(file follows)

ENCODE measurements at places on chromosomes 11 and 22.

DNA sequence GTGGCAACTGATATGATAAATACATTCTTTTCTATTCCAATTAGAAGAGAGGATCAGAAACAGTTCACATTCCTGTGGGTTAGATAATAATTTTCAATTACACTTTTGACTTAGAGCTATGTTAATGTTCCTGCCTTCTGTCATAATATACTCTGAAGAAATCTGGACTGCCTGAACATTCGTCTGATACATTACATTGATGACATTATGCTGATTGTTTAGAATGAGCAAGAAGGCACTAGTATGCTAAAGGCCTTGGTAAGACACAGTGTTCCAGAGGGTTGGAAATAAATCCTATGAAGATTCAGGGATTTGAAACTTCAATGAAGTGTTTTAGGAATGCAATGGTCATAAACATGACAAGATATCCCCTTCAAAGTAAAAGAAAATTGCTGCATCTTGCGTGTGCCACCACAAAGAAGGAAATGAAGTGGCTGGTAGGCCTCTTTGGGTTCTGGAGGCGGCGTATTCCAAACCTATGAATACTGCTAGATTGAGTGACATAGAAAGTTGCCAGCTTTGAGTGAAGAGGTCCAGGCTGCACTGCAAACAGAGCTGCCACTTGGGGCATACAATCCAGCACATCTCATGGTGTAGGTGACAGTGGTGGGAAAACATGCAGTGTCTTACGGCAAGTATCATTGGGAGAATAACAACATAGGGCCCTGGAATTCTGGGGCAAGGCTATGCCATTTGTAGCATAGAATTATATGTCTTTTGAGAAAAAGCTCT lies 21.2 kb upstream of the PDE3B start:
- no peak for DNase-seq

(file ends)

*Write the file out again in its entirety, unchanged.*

ENCODE measurements at places on chromosomes 11 and 22.

DNA sequence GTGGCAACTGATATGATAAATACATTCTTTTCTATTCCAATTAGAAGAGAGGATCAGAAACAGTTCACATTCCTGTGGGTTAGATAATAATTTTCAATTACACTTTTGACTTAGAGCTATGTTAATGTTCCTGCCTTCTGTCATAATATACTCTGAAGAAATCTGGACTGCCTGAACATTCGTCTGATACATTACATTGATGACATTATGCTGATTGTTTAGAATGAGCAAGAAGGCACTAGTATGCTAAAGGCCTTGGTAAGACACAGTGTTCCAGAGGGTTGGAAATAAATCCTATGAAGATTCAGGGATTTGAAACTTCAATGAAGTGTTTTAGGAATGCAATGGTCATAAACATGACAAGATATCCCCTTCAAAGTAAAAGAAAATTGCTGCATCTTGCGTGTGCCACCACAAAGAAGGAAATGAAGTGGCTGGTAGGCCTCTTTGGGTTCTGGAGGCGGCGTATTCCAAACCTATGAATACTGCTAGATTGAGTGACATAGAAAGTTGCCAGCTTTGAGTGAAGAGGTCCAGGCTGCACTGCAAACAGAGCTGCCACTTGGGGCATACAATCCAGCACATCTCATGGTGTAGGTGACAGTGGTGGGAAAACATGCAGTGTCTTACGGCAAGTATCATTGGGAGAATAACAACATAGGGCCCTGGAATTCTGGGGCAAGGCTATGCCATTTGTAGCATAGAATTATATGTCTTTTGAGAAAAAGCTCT lies 21.2 kb upstream of the PDE3B start:
- no peak for DNase-seq